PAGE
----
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Running a restaurant presents a challenging recipe for owners

Posted: September 21, 2012 2:00 a.m.
Updated: September 21, 2012 2:00 a.m.
 

You have to wonder, do folks who own restaurants feel like they have a target on their back? I’ll explain.

Restaurants are big business. As reported in a University of Central Florida study, “According to the National Restaurant Association (2009), total revenues for the restaurant industry exceed $580 billion with nearly 1,000,000 operating restaurants in the U.S.; providing jobs for over 13 million people.” Pretty impressive, huh? So, this must be a recipe for success, right? Not necessarily.

Contrary to popular belief, restaurants don’t necessarily fail more often than other types of businesses. But, according to a Cornell University study, more than 60 percent of them don’t survive to their fifth year. So, clearly keeping one going long-term is trying.

And, of course running a restaurant is so easy. All you have to do is get up every day before everyone else, work endless hours on your feet and endure criticisms from your customers. You restaurant owners have this delightful working environment, to say nothing of the joys of dealing with landlords, fighting with suppliers and kowtowing to the health department inspectors.

Add to this mix: trying to keep employees happy and satisfying the myriad of state and federal labor laws.

Both the Darden Restaurants chain (owners of Olive Garden, LongHorn Steakhouse, Red Lobster and others) and Brinker International Restaurants (owners of Chili’s, Maggiano’s and Romano’s Macaroni Grill) know firsthand the burden of juggling these challenges.

Darden was recently hit with a class action lawsuit, alleging that the restaurant chain paid its employees below minimum wage. Darden already has paid close to $100,000 to the Department of Labor, which had investigated similar claims in Texas.

Now it must defend itself against allegations that, across all of its brands, employees who reported to work were told to not clock in until customers arrived; that the workers were not paid earned overtime; and, that several were not paid even minimum wage. The costs of merely defending the case will run into the millions. That, of course, is to say nothing of how much it will cost to settle the case.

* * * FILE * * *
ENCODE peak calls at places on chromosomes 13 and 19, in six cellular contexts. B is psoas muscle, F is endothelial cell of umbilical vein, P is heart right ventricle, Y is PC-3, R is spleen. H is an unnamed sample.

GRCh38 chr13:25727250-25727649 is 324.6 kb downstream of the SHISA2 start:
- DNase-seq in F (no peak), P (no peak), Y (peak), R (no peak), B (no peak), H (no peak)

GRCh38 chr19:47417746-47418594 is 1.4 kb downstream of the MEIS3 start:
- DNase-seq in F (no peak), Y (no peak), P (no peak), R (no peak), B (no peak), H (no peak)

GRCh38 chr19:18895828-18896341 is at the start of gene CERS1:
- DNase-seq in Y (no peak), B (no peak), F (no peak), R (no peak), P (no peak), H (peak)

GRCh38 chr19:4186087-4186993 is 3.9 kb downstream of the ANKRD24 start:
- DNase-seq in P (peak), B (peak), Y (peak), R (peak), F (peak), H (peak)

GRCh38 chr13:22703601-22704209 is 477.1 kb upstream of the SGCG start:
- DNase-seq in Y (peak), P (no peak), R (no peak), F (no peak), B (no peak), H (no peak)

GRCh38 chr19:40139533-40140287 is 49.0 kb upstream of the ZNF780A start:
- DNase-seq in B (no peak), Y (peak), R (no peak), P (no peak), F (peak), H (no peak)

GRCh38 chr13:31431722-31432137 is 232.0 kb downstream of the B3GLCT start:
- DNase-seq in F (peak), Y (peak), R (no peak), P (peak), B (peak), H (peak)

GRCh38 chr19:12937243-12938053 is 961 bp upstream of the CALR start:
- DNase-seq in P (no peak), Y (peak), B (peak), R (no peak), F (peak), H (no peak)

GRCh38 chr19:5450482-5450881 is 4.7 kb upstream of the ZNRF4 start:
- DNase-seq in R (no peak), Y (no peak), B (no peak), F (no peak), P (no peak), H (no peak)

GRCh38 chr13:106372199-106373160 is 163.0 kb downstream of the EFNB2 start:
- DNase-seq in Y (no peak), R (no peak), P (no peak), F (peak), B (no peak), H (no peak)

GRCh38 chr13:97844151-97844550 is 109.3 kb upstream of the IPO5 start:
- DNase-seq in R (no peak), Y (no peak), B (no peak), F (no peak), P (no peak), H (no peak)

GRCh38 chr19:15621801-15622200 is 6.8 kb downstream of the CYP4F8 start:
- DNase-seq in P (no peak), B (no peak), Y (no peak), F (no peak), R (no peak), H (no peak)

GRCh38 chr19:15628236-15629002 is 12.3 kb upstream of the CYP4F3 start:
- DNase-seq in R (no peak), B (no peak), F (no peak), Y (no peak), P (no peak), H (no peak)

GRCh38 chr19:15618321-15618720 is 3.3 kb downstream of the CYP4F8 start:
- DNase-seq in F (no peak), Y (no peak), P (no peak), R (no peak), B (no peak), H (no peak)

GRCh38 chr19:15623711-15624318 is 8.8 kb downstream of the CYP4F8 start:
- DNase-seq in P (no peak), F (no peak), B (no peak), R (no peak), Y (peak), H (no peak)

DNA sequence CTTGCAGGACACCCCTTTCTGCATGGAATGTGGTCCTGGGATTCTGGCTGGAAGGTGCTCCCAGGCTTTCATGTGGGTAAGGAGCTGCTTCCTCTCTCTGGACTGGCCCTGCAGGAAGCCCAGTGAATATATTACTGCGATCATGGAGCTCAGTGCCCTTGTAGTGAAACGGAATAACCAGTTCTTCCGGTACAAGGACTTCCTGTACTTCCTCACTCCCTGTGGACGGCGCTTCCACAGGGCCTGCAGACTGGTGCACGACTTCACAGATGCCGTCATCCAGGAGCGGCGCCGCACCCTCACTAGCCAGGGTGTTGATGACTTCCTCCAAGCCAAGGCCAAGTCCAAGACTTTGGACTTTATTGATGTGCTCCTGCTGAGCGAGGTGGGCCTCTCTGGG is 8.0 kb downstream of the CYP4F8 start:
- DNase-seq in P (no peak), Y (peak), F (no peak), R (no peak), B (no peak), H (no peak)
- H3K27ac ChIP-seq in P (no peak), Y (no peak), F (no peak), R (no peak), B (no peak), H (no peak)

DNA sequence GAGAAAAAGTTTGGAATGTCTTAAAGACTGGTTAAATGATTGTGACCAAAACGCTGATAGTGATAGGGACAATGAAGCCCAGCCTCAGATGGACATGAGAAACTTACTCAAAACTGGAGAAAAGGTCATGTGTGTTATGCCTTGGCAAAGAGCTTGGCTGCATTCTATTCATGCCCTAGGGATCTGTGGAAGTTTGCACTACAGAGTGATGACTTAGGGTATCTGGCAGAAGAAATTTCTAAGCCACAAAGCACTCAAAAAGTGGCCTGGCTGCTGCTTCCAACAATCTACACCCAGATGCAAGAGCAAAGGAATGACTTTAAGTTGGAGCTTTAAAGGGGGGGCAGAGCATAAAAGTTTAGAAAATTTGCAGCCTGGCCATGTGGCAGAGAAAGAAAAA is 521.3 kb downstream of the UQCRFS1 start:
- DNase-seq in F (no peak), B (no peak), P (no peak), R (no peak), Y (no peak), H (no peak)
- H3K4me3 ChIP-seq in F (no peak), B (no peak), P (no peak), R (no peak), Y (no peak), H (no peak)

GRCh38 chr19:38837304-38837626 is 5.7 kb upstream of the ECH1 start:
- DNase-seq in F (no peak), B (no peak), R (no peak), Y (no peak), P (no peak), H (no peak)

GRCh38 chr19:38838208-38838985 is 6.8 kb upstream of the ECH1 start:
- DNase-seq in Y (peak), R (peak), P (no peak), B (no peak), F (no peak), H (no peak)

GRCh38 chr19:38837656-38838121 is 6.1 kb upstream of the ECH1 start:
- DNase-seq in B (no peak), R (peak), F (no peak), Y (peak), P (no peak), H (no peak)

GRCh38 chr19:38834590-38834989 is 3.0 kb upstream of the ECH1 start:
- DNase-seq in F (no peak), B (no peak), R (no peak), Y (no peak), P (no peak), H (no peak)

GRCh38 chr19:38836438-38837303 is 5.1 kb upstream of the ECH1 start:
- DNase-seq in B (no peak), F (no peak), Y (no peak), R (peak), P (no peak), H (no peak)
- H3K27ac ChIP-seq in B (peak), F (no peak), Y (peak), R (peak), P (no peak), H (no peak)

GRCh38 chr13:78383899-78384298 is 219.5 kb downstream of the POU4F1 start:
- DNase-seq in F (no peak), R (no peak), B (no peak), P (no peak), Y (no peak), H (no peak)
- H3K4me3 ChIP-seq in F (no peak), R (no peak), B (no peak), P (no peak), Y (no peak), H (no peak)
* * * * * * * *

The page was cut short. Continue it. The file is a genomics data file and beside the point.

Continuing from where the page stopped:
Fortunately for Brinker, it has a slightly happier story to tell. It’s been battling a long-running class action lawsuit here in California. The plaintiffs (current and former employees) accused Brinker of denying them their state-mandated meal and rest breaks.

Brinker’s argument was that it provided its employees with the opportunity to take the various breaks but that they continued to work instead. The old, “You can lead a horse to water but you can’t make it drink” defense.

It seems that at least some of the workers didn’t want to take a 10-minute break in the middle of mad lunchtime rush (especially if the break would impact how much the worker makes in tips). However, the plaintiffs said offering the breaks was not enough. The employer must essentially force its workers to take their breaks and discipline those that fail to do so.

The case went all the way to the California Supreme Court in a highly anticipated decision. The court came down on the side of common sense. “The employer satisfies this obligation if it relieves its employees of all duty, relinquishes control over their activities and permits them a reasonable opportunity to take an uninterrupted 30-minute break, and does not impede or discourage them from doing so.”

However, lest you restaurant owners rest too easy, the Supreme Court went on to say, “What will suffice may vary from industry to industry, and we cannot in the context of this class certification proceeding delineate the full range of approaches that in each instance might be sufficient to satisfy the law.” Certain fodder for future litigation.

So, don’t envy the restaurant owner. He has a lot more on his plate than you realize.

Carl Kanowsky of Kanowsky & Associates is an attorney in the Santa Clarita Valley. He may be reached by email at cjk@kanowskylaw.com or online through his law firm at www.kanowskylaw.com. Kanowsky’s column represents his own views, and not necessarily those of The Signal. Nothing contained herein shall be or is intended to be construed as providing legal advice.

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